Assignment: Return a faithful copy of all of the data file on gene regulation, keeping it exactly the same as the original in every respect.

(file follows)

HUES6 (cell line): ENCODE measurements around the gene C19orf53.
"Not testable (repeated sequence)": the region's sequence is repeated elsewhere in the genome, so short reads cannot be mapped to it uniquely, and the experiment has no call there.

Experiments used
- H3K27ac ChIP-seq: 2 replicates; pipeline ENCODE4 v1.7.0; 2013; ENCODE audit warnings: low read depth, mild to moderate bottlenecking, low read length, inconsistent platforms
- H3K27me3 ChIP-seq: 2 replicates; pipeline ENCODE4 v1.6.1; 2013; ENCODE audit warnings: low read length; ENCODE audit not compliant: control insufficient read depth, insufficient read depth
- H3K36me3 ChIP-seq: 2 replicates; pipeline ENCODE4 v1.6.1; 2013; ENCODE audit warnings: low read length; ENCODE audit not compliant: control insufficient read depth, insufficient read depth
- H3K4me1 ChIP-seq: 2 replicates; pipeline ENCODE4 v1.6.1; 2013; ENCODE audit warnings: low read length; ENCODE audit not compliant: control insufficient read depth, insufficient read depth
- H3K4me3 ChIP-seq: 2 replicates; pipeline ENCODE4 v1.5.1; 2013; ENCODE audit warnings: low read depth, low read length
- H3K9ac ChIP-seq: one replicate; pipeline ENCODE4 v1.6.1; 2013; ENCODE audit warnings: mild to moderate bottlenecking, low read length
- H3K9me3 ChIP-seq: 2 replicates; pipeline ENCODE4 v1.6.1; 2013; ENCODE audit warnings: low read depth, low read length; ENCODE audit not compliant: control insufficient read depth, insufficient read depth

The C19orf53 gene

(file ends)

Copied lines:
HUES6 (cell line): ENCODE measurements around the gene C19orf53.
"Not testable (repeated sequence)": the region's sequence is repeated elsewhere in the genome, so short reads cannot be mapped to it uniquely, and the experiment has no call there.

Experiments used
- H3K27ac ChIP-seq: 2 replicates; pipeline ENCODE4 v1.7.0; 2013; ENCODE audit warnings: low read depth, mild to moderate bottlenecking, low read length, inconsistent platforms
- H3K27me3 ChIP-seq: 2 replicates; pipeline ENCODE4 v1.6.1; 2013; ENCODE audit warnings: low read length; ENCODE audit not compliant: control insufficient read depth, insufficient read depth
- H3K36me3 ChIP-seq: 2 replicates; pipeline ENCODE4 v1.6.1; 2013; ENCODE audit warnings: low read length; ENCODE audit not compliant: control insufficient read depth, insufficient read depth
- H3K4me1 ChIP-seq: 2 replicates; pipeline ENCODE4 v1.6.1; 2013; ENCODE audit warnings: low read length; ENCODE audit not compliant: control insufficient read depth, insufficient read depth
- H3K4me3 ChIP-seq: 2 replicates; pipeline ENCODE4 v1.5.1; 2013; ENCODE audit warnings: low read depth, low read length
- H3K9ac ChIP-seq: one replicate; pipeline ENCODE4 v1.6.1; 2013; ENCODE audit warnings: mild to moderate bottlenecking, low read length
- H3K9me3 ChIP-seq: 2 replicates; pipeline ENCODE4 v1.6.1; 2013; ENCODE audit warnings: low read depth, low read length; ENCODE audit not compliant: control insufficient read depth, insufficient read depth

The C19orf53 gene